The names will remain secret for now, of course, given that the parties involved have all gone on to establish themselves in successful family and business life. My mate is still a close friend and the Extra Bloke visits half a dozen GPs every year. He and I don't have much to say, but we always exchange knowing looks. If I ever get down to writing those memoirs, I'll make sure he knows how much it will cost for him to remain anonymous.

There would certainly be a place in my autobiography for Archie Scott Brown, the extraordinarily plucky and gifted British driver who was killed when his Lister-Jaguar hit standing water in a sportscar race at Spa-Francorchamps on May 18, 1958, just over fifty years ago. He was chasing what would have been the 72nd victory of his career. It was good to see Archie's life remembered in the Daily Telegraph last week, with a delightful piece by his devoted autobiographer Robert Edwards, author of Archie and the Listers (ISBN 1-85260-469-7).

Like most fans of our sport, I was led to love it by my father. After we had been together to Aintree in 1955 to watch Roy Salvadori winning a non-championship F1 race in Gilbey Engineering's green Maserati 250F, I badgered Dad to take me to our other local circuit, glorious Oulton Park. It was there that I clapped eyes on Archie doing extraordinary things with a Lister. Alas, I can't remember the year, although I suspect it was 1956, when (as Robert Edwards records) the engine which Brian Lister had found for Archie's car was a Maserati six-cylinder. It wasn't running particularly well, and it is possible that the ignition timing had gone awry, because I will never forget the crackle on the over-run and the flames that flashed in the exhaust. Little did I know it, but my career in motorsport was probably forged in those flames.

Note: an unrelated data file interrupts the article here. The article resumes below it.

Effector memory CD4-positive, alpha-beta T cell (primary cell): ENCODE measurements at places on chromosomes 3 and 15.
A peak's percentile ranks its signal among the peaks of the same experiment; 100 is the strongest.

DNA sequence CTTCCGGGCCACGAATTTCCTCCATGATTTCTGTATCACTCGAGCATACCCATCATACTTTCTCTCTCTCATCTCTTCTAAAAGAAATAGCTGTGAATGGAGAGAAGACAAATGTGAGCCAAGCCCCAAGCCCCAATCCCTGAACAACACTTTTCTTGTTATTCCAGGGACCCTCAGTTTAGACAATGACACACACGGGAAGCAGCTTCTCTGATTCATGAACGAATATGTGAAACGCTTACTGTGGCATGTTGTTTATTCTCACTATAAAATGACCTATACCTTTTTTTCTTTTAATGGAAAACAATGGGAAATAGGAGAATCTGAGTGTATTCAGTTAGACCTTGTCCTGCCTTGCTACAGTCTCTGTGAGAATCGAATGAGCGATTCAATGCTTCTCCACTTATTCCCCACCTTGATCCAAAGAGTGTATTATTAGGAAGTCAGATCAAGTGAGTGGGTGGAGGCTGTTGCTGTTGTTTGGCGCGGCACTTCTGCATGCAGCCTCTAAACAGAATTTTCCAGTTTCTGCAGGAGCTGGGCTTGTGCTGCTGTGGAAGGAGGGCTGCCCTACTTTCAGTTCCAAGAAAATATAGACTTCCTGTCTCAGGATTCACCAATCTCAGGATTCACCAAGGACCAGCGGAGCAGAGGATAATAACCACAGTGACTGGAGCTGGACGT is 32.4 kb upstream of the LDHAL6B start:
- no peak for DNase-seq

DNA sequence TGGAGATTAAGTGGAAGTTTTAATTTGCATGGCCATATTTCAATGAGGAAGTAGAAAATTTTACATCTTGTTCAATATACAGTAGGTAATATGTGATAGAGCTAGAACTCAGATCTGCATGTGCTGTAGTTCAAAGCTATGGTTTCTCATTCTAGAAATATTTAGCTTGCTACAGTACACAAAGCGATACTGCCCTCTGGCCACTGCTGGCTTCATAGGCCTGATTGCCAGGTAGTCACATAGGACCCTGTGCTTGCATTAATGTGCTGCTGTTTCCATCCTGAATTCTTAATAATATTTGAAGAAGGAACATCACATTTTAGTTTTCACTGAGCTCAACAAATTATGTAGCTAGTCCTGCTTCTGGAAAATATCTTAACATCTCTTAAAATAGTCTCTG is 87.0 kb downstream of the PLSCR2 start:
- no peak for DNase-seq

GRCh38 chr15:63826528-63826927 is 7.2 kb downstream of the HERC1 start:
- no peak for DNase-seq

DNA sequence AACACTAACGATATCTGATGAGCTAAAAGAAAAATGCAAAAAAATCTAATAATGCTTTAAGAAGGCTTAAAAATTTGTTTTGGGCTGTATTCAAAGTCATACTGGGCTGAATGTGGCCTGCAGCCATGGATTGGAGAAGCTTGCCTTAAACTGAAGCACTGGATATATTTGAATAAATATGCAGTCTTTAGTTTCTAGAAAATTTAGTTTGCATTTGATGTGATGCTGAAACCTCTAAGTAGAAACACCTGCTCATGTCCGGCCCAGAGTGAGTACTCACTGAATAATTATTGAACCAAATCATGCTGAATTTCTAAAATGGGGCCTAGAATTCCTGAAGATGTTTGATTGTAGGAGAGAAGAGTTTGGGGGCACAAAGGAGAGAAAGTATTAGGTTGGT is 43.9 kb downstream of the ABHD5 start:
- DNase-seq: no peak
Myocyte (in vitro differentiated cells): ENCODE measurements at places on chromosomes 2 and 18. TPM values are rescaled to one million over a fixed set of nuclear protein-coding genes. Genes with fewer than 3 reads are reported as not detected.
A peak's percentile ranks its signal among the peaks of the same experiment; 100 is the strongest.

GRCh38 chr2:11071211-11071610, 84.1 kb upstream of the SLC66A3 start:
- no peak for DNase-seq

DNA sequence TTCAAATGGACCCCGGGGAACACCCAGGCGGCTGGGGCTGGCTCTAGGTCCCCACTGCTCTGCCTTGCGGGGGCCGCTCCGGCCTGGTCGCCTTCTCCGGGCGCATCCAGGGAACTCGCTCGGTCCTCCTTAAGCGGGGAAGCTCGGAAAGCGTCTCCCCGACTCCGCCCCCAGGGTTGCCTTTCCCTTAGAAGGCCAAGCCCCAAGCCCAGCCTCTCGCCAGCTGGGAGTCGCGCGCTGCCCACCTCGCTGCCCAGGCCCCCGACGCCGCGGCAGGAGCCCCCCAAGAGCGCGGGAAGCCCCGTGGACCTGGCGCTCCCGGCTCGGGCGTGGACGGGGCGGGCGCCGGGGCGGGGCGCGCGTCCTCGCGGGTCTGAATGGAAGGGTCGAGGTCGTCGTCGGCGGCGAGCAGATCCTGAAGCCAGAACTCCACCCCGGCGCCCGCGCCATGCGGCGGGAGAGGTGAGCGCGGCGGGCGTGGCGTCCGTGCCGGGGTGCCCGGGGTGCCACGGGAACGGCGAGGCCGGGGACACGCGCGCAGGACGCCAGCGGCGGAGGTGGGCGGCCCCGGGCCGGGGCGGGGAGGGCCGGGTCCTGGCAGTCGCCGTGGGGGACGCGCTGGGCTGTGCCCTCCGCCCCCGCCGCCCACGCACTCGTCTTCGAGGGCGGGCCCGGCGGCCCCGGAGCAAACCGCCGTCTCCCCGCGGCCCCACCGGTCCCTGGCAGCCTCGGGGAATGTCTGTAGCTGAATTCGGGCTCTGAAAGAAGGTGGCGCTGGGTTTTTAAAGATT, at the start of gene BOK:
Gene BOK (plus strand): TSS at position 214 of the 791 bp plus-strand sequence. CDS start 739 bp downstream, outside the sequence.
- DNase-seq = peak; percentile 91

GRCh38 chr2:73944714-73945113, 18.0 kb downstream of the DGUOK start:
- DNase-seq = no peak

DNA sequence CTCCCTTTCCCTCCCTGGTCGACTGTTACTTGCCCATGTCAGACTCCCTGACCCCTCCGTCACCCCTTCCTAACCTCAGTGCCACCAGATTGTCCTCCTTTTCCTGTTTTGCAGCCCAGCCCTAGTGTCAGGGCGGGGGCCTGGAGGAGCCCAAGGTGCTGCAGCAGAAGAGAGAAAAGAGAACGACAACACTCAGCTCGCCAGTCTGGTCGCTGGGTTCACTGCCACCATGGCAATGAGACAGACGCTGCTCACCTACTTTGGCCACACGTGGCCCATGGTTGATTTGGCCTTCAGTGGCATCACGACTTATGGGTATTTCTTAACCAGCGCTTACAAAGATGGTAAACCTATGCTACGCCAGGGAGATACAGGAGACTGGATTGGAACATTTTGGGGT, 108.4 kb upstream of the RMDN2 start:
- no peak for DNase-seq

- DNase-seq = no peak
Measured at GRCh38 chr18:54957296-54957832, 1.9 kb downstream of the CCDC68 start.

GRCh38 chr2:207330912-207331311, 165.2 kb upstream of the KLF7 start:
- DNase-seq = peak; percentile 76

Scott Brown had been born without a right hand, and I was aware that there had been some protests about the RAC's decision to issue him with a racing licence. Seeing him master that Lister dispelled any doubts in my schoolboy mind about his ability, but I admit that it wasn't until I bought Edwards' superbly readable book that I discovered the extent of his handicap. If you read only one book about motorsport this year, I implore you to make it Archie and the Listers. It brings back to life not just a wonderful driver but also an era in the sport when quick lap times were generated not by silly spiky objects scattered all over a car's bodywork but by the commitment and resourcefulness of the driver.

Incidentally, the high point of my farewell visit to Monaco five years ago was a meeting with that other boyhood hero of mine, Roy Salvadori, in the apartment where he and his wife spend the summer months. The encounter was organised for me by a mutual friend, one-time BRM manager (and retired farmer) Tim Parnell, who knows Roy well. Although I have been able to count a dozen or so World Champion drivers as good personal friends, I have to admit that meeting the gracious and elegant Salvadori was, for me, like being ushered into the presence of God. The offer of tea soon brought me down to earth.

To my great joy, there was more. Sitting on Roy's coffee table in a crystal cabinet was a big model of the green Maserati 250F that the great man had driven to victory in the first motor race I ever saw. How glad I am that I left the corporate world of accountancy behind me, because there would surely have been no magical moments like that if I had not followed my instincts and decided to make my living writing about racing.